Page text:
As an oil seed, palm kernel cake contained high oil content, which was why it was further subjected to solvent extraction after the mechanical extraction process otherwise known as palm kernel de-oiled cake. The angle of repose gives a qualitative assessment of internal and cohesive frictional forces. An angle < 30° indicates good flow potential, while an angle of > 40° exhibits poor or absence of flow (Banker and Anderson, 1987). Both the prepared and the commercial microcrystalline cellulose samples are therefore classified as materials with reasonable flow potential because both have value less than 30°.

The bulk and the tapped density are higher than that of the commercial MCC (Table 2). The higher the bulk and tapped densities, the better the potential for a material to flow and to re-arrange under compression Roshni and Yamini (2015). From the work done by Roshni and Yamini (2015), the bulk, tap density, Carrs and Hausner index value compared favorably with the produced microcrystalline cellulose from the palm kernel cake for this research study. This suggested that the produced microcrystalline cellulose sample has good flow properties. However, according to Staniforth (1996), Hausner ratio greater than 1.25 indicates poor flow and Carr’s compressibility index below 16% indicates good flow ability while values above 35% indicate cohesiveness. From this research study, the Hausner ratio was 1.15 which was lower than 1.25, which indicated good flow property, and the result of the Carr’s compressibility was 12.82, which as well indicated good flow also. The angle of repose, Hausner ratio and Carr’s compressibility are considered as indirect measurements of powder flow ability  (Staniforth,  1996).  The  good  flow properties for the microcrystalline cellulose are likely to be the result of variations in the particle shape, size and surface area of the powders (Doelker et al., 1987) directly related to the process of partial hydrolysis of the original cellulose in an acid. The performance of a drug is primarily influence by the disintegration and dissolution behavior of the powder compact. Powder porosity predicts how liquid enters the drug matrix for disintegration and dissolution. The result for powder porosity for this study gave a higher value when compared with the commercial grade MCC this suggests that the produced MCC have a better disintegration and dissolution property.

According to United States Pharmacopoeia (2004), and the British pharmacopoeia (2004), pH of microcrystalline cellulose falls within the range 5-7. The pH of the prepared microcrystalline cellulose samples is 7.7 as shown in Table 2, which is within the acceptable range of standard microcrystalline cellulose. From the table it is observed that the standard commercial grade microcrystalline cellulose sample that is used in pharmaceutical industry as excipient, shows similar pH to the prepared microcrystalline cellulose samples.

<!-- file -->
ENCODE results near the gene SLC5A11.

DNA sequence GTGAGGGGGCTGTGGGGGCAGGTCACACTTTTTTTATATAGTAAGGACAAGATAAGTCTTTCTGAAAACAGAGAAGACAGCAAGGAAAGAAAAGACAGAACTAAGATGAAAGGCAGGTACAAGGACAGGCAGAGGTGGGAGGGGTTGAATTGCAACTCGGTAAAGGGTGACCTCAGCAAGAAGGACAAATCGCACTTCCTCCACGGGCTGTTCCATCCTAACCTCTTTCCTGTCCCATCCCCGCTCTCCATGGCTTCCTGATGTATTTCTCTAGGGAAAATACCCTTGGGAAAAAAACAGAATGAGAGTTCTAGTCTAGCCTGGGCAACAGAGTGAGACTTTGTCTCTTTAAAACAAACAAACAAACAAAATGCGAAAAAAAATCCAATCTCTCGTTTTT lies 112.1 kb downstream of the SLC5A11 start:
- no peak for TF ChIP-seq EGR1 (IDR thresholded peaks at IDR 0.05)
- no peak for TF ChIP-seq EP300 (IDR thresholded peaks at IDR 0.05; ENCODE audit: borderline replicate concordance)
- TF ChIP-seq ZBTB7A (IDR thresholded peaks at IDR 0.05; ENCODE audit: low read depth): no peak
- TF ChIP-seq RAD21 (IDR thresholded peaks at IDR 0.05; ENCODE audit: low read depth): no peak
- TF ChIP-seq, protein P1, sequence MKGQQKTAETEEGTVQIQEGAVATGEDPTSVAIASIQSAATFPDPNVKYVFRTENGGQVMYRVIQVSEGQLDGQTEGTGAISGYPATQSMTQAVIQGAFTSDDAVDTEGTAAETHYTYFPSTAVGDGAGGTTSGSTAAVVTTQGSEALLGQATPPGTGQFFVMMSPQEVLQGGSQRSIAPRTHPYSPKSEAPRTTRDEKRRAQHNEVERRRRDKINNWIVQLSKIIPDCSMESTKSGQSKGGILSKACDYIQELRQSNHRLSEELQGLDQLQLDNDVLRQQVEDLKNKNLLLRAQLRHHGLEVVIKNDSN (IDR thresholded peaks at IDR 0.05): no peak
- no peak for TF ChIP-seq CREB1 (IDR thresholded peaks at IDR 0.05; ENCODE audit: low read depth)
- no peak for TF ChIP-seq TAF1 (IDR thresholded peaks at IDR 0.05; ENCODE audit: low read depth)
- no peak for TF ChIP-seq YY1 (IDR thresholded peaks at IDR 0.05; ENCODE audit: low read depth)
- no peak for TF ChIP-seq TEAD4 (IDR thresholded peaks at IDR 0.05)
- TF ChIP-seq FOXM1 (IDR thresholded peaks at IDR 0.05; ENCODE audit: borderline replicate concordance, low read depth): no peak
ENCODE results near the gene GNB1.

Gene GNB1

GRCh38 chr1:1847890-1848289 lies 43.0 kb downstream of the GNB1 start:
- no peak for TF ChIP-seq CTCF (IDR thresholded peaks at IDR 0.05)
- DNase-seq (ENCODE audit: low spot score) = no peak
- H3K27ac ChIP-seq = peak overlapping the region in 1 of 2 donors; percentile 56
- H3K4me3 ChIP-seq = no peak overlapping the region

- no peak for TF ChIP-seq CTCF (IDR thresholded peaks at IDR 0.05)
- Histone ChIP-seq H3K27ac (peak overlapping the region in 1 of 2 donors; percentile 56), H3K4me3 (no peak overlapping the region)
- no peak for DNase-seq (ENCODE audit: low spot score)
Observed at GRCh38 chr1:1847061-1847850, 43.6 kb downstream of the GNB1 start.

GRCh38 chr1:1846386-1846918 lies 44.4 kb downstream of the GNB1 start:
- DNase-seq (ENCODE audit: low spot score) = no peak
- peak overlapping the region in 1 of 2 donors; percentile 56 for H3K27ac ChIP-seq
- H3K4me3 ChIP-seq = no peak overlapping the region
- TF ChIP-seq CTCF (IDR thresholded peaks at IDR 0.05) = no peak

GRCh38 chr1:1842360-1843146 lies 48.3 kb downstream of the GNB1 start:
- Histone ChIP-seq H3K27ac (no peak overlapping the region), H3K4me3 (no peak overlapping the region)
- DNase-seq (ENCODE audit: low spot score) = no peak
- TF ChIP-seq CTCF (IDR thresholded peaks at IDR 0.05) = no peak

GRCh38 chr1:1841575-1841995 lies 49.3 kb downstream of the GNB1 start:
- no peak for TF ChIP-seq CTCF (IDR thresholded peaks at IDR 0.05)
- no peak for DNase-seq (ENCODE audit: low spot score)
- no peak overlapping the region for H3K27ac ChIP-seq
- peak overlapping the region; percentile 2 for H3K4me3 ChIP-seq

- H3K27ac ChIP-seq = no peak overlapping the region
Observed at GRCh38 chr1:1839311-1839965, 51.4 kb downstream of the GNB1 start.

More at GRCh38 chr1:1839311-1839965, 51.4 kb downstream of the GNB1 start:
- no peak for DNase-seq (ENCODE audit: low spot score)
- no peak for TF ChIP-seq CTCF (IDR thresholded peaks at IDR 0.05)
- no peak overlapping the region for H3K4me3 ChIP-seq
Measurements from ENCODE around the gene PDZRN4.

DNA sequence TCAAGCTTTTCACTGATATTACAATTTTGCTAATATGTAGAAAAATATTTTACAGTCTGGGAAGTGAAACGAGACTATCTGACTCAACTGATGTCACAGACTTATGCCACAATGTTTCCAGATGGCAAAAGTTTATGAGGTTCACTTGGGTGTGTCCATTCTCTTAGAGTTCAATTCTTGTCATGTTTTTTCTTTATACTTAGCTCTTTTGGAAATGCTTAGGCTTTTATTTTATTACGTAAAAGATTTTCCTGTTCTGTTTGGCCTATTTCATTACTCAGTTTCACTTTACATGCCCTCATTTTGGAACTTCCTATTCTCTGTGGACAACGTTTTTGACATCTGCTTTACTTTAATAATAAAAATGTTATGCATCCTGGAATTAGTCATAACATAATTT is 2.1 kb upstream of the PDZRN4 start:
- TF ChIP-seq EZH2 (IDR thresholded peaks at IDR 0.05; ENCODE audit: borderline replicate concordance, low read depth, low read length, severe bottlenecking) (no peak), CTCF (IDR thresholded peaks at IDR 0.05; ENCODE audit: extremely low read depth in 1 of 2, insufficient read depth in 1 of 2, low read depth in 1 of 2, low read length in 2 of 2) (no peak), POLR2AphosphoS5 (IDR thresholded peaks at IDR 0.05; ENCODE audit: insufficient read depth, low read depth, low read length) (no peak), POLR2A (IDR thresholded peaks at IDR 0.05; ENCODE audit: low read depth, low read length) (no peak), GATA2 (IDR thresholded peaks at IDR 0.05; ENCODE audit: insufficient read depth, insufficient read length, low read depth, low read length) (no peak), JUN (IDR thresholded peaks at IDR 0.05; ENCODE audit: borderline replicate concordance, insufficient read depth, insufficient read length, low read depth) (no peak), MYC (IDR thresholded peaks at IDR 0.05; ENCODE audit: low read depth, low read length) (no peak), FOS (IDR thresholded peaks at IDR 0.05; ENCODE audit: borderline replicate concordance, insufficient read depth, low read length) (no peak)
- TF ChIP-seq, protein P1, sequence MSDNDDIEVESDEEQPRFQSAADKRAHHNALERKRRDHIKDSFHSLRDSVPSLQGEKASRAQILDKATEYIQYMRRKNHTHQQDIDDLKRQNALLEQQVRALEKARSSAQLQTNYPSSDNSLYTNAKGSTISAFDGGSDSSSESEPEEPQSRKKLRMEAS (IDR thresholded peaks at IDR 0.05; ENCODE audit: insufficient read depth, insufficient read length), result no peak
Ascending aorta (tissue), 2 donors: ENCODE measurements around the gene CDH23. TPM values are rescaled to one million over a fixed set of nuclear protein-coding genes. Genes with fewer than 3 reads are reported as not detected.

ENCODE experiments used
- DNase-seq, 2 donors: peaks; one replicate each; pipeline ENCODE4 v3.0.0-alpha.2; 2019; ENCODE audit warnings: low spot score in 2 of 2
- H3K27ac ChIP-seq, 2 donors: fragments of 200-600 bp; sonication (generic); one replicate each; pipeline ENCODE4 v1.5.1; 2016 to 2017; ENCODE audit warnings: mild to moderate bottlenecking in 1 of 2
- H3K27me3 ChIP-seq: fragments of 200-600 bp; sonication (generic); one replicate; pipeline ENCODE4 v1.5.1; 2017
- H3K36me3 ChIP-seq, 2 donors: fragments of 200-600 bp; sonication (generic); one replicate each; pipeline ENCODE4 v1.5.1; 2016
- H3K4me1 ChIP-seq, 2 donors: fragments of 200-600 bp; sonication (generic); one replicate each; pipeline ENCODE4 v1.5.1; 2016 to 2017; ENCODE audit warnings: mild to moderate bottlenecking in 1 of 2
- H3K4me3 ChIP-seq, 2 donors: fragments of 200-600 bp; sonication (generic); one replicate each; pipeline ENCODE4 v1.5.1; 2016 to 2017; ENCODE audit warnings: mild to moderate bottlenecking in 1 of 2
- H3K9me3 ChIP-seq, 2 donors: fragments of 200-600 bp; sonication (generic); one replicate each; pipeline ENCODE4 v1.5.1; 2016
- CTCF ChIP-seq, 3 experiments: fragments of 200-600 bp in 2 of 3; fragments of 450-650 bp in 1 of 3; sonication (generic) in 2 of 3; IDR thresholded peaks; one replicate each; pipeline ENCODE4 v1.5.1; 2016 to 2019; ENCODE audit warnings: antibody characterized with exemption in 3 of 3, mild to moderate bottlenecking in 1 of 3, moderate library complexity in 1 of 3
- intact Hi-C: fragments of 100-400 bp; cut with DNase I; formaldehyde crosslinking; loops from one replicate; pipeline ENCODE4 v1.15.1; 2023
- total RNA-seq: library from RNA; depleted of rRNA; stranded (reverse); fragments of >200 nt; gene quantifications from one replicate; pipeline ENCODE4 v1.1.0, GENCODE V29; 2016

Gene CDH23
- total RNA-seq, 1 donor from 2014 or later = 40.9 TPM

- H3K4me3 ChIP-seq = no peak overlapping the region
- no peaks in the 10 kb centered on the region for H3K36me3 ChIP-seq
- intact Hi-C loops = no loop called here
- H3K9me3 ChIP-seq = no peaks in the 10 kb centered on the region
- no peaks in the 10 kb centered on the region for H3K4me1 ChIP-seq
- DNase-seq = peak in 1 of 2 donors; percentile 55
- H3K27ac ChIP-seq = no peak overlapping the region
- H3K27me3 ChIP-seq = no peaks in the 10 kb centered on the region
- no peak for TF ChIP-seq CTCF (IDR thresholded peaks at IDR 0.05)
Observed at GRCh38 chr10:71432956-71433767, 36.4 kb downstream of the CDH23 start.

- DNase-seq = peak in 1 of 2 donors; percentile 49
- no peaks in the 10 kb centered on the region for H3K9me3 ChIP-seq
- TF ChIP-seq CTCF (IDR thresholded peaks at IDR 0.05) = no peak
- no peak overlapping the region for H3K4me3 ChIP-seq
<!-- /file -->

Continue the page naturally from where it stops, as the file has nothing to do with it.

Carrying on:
The swelling property of MCC product serves as a direct proof of tablets disintegration ability (Caramella, 1991) which can be assessed by the determination of hydration capacity, swelling capacity and moisture sorption and as well as moisture content. The hydration capacity value obtained for MCC, (Table 3), indicates that it is capable of absorbing about two times its own weight of water. The swelling capacity of the MCC, which reflects the increase in volume of cellulose following water sorption, was 60% (Table 3). This is an indication that only a small portion of absorbed water actually penetrated the individual cellulose particles causing them to swell. So the values obtained on the swelling property of the cellulose indicate that if the cellulose is incorporated in tablet formulation as a  disintegrant,  it  would  probably produce tablet disintegration by two mechanisms: capillary or wicking due to interparticulate water, and swelling. In addition, the higher hydration and swelling capacities values observed for MCC irrespective of comparable (p<0.05) powder porosity values of MCC and the commercial MCC (Table 3) could possibly be due to the difference in the proportion of amorphous cellulose present in the cellulose powders. Stamm (1964) reported that the amorphous portion is responsible for uptake and swelling of cellulose materials. The swelling property of the cellulose compared favourably well with the commercial MCC (Table 3) and as well as the work done by Ohwoavworhua (2010). It has been reported that the crystallite portion of cellulose does not adsorb water and that the extent of water adsorption by cellulose should thus be proportional to the amount of amorphous cellulose present (Stamm, 1964). Thus, the result is indicative of the higher amount of amorphous cellulose likely present in MCC unit fibrils. Also, study of water sorption is of importance since it reflects the relative physical stability of tablets when stored under humid conditions. Basically, this property showed that the cellulose powders are sensitive to atmospheric moisture and should therefore be stored in air tight container.